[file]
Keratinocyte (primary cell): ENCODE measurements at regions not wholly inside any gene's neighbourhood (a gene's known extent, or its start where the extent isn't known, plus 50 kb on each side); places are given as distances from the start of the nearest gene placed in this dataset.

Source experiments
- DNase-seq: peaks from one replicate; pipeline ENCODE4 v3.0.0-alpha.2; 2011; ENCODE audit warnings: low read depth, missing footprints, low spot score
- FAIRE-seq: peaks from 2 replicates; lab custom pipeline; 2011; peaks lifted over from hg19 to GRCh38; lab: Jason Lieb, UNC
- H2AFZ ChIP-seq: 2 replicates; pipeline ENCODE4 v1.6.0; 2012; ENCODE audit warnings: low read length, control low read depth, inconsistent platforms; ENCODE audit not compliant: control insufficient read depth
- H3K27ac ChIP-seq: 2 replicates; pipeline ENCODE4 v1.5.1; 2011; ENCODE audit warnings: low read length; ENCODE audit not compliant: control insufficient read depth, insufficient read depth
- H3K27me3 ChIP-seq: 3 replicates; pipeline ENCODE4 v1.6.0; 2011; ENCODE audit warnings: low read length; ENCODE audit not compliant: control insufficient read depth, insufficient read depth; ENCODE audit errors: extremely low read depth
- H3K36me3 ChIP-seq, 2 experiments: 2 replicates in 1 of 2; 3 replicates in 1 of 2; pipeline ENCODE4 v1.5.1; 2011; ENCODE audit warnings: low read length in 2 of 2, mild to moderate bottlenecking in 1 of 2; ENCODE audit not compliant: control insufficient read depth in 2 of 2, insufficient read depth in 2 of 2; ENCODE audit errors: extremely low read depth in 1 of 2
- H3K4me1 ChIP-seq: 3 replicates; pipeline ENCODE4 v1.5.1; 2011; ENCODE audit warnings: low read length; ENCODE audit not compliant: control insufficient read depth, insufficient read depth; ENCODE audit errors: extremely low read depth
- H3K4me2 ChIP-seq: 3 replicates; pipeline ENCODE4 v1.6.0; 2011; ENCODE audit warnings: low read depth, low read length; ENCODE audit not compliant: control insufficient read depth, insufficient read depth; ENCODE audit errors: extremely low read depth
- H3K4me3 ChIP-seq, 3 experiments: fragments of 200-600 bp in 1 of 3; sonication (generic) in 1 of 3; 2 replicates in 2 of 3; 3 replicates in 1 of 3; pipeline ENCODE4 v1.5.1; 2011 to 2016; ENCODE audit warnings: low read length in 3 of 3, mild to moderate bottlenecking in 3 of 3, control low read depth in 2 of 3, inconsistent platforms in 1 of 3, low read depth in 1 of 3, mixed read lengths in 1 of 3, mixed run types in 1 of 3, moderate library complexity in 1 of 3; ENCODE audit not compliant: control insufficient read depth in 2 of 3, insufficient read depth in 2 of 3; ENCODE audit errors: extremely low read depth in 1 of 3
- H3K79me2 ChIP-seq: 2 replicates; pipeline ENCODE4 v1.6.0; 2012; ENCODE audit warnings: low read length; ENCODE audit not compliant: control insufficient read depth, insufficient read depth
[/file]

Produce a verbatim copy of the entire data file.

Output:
Keratinocyte (primary cell): ENCODE measurements at regions not wholly inside any gene's neighbourhood (a gene's known extent, or its start where the extent isn't known, plus 50 kb on each side); places are given as distances from the start of the nearest gene placed in this dataset.

Source experiments
- DNase-seq: peaks from one replicate; pipeline ENCODE4 v3.0.0-alpha.2; 2011; ENCODE audit warnings: low read depth, missing footprints, low spot score
- FAIRE-seq: peaks from 2 replicates; lab custom pipeline; 2011; peaks lifted over from hg19 to GRCh38; lab: Jason Lieb, UNC
- H2AFZ ChIP-seq: 2 replicates; pipeline ENCODE4 v1.6.0; 2012; ENCODE audit warnings: low read length, control low read depth, inconsistent platforms; ENCODE audit not compliant: control insufficient read depth
- H3K27ac ChIP-seq: 2 replicates; pipeline ENCODE4 v1.5.1; 2011; ENCODE audit warnings: low read length; ENCODE audit not compliant: control insufficient read depth, insufficient read depth
- H3K27me3 ChIP-seq: 3 replicates; pipeline ENCODE4 v1.6.0; 2011; ENCODE audit warnings: low read length; ENCODE audit not compliant: control insufficient read depth, insufficient read depth; ENCODE audit errors: extremely low read depth
- H3K36me3 ChIP-seq, 2 experiments: 2 replicates in 1 of 2; 3 replicates in 1 of 2; pipeline ENCODE4 v1.5.1; 2011; ENCODE audit warnings: low read length in 2 of 2, mild to moderate bottlenecking in 1 of 2; ENCODE audit not compliant: control insufficient read depth in 2 of 2, insufficient read depth in 2 of 2; ENCODE audit errors: extremely low read depth in 1 of 2
- H3K4me1 ChIP-seq: 3 replicates; pipeline ENCODE4 v1.5.1; 2011; ENCODE audit warnings: low read length; ENCODE audit not compliant: control insufficient read depth, insufficient read depth; ENCODE audit errors: extremely low read depth
- H3K4me2 ChIP-seq: 3 replicates; pipeline ENCODE4 v1.6.0; 2011; ENCODE audit warnings: low read depth, low read length; ENCODE audit not compliant: control insufficient read depth, insufficient read depth; ENCODE audit errors: extremely low read depth
- H3K4me3 ChIP-seq, 3 experiments: fragments of 200-600 bp in 1 of 3; sonication (generic) in 1 of 3; 2 replicates in 2 of 3; 3 replicates in 1 of 3; pipeline ENCODE4 v1.5.1; 2011 to 2016; ENCODE audit warnings: low read length in 3 of 3, mild to moderate bottlenecking in 3 of 3, control low read depth in 2 of 3, inconsistent platforms in 1 of 3, low read depth in 1 of 3, mixed read lengths in 1 of 3, mixed run types in 1 of 3, moderate library complexity in 1 of 3; ENCODE audit not compliant: control insufficient read depth in 2 of 3, insufficient read depth in 2 of 3; ENCODE audit errors: extremely low read depth in 1 of 3
- H3K79me2 ChIP-seq: 2 replicates; pipeline ENCODE4 v1.6.0; 2012; ENCODE audit warnings: low read length; ENCODE audit not compliant: control insufficient read depth, insufficient read depth